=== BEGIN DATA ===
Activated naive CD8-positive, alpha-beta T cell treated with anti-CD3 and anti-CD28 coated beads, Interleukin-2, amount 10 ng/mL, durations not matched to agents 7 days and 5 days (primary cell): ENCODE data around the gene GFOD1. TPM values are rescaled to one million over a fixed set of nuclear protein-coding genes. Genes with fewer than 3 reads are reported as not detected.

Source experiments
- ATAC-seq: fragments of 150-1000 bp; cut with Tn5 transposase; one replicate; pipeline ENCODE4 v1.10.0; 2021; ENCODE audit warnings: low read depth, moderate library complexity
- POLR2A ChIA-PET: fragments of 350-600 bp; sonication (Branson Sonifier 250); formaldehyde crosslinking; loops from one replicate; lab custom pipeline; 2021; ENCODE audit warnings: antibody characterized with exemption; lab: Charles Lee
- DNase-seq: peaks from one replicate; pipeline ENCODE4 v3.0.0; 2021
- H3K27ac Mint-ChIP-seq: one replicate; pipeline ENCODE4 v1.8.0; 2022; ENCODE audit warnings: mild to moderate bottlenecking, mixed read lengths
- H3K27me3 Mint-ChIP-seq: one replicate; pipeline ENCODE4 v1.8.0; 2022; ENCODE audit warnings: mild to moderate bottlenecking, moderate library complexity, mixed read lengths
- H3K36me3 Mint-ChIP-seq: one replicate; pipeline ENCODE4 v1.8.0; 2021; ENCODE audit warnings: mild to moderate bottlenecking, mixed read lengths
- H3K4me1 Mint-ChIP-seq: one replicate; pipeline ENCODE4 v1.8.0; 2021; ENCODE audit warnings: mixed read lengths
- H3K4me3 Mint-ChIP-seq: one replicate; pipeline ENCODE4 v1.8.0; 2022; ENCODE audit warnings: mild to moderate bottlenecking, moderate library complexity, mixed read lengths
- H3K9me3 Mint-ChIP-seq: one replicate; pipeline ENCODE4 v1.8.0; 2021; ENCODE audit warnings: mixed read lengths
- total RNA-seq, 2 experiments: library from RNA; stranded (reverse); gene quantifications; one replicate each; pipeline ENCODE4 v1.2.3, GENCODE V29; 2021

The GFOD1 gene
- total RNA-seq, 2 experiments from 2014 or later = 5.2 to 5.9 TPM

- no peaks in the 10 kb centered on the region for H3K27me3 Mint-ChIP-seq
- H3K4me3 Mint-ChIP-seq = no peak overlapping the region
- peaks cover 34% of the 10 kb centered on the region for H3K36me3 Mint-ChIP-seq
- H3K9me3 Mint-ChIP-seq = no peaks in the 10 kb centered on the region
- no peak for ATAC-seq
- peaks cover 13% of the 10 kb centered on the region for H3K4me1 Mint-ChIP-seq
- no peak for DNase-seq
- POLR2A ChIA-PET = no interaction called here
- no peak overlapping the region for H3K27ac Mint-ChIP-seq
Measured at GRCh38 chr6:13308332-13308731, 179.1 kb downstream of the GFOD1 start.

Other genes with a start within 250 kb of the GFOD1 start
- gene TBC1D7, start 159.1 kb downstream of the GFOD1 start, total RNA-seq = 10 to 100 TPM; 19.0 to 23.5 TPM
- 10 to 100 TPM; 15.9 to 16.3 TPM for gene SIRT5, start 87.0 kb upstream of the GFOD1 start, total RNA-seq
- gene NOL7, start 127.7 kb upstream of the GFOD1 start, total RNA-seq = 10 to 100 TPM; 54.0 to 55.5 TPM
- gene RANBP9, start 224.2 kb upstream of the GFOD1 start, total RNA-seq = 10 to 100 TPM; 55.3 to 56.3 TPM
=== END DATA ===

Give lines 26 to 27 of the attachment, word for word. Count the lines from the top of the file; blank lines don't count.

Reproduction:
- gene TBC1D7, start 159.1 kb downstream of the GFOD1 start, total RNA-seq = 10 to 100 TPM; 19.0 to 23.5 TPM
- 10 to 100 TPM; 15.9 to 16.3 TPM for gene SIRT5, start 87.0 kb upstream of the GFOD1 start, total RNA-seq